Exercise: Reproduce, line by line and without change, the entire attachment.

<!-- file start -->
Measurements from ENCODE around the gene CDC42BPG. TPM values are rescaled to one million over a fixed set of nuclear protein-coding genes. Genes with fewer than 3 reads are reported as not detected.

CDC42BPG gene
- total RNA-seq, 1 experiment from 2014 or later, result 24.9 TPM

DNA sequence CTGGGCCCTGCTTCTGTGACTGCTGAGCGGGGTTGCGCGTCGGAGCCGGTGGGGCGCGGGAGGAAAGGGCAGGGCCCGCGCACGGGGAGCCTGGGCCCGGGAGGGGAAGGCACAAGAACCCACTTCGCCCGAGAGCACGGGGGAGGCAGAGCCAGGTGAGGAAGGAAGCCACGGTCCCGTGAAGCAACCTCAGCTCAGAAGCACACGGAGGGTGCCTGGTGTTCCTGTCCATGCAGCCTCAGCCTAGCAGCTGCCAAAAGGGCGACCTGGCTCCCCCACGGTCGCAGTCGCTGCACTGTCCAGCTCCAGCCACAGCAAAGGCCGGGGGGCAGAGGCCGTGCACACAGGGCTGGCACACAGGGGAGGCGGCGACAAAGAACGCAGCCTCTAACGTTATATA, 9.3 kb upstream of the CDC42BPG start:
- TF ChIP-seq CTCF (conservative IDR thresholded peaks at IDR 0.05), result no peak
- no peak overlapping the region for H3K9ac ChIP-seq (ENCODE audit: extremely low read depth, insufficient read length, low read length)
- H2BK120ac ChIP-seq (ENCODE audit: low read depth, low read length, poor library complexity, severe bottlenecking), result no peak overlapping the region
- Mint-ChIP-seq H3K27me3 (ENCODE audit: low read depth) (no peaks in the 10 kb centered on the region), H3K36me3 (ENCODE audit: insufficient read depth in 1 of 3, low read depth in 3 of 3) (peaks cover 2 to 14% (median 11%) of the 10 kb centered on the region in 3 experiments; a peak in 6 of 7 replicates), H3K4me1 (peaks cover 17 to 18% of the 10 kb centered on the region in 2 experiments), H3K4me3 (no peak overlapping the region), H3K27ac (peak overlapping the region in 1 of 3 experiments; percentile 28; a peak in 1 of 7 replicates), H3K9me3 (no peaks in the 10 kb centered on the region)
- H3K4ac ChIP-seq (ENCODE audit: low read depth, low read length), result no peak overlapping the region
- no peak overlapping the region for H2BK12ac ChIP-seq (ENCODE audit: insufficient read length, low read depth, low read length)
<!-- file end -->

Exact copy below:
Measurements from ENCODE around the gene CDC42BPG. TPM values are rescaled to one million over a fixed set of nuclear protein-coding genes. Genes with fewer than 3 reads are reported as not detected.

CDC42BPG gene
- total RNA-seq, 1 experiment from 2014 or later, result 24.9 TPM

DNA sequence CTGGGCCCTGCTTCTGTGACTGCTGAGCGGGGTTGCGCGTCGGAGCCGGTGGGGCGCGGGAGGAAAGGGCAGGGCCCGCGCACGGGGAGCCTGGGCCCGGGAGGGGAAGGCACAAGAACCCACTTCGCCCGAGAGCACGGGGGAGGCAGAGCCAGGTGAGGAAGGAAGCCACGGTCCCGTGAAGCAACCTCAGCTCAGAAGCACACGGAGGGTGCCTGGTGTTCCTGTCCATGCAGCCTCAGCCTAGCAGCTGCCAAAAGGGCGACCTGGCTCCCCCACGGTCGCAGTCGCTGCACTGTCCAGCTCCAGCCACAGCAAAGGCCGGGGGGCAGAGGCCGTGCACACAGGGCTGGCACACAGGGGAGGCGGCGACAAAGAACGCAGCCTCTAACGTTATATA, 9.3 kb upstream of the CDC42BPG start:
- TF ChIP-seq CTCF (conservative IDR thresholded peaks at IDR 0.05), result no peak
- no peak overlapping the region for H3K9ac ChIP-seq (ENCODE audit: extremely low read depth, insufficient read length, low read length)
- H2BK120ac ChIP-seq (ENCODE audit: low read depth, low read length, poor library complexity, severe bottlenecking), result no peak overlapping the region
- Mint-ChIP-seq H3K27me3 (ENCODE audit: low read depth) (no peaks in the 10 kb centered on the region), H3K36me3 (ENCODE audit: insufficient read depth in 1 of 3, low read depth in 3 of 3) (peaks cover 2 to 14% (median 11%) of the 10 kb centered on the region in 3 experiments; a peak in 6 of 7 replicates), H3K4me1 (peaks cover 17 to 18% of the 10 kb centered on the region in 2 experiments), H3K4me3 (no peak overlapping the region), H3K27ac (peak overlapping the region in 1 of 3 experiments; percentile 28; a peak in 1 of 7 replicates), H3K9me3 (no peaks in the 10 kb centered on the region)
- H3K4ac ChIP-seq (ENCODE audit: low read depth, low read length), result no peak overlapping the region
- no peak overlapping the region for H2BK12ac ChIP-seq (ENCODE audit: insufficient read length, low read depth, low read length)